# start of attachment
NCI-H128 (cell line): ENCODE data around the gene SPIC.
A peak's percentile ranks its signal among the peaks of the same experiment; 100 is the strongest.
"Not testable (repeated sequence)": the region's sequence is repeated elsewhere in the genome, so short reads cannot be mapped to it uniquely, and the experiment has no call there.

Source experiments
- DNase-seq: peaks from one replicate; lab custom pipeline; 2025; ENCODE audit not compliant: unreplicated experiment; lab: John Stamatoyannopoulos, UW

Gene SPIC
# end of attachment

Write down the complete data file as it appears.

NCI-H128 (cell line): ENCODE data around the gene SPIC.
A peak's percentile ranks its signal among the peaks of the same experiment; 100 is the strongest.
"Not testable (repeated sequence)": the region's sequence is repeated elsewhere in the genome, so short reads cannot be mapped to it uniquely, and the experiment has no call there.

Source experiments
- DNase-seq: peaks from one replicate; lab custom pipeline; 2025; ENCODE audit not compliant: unreplicated experiment; lab: John Stamatoyannopoulos, UW

Gene SPIC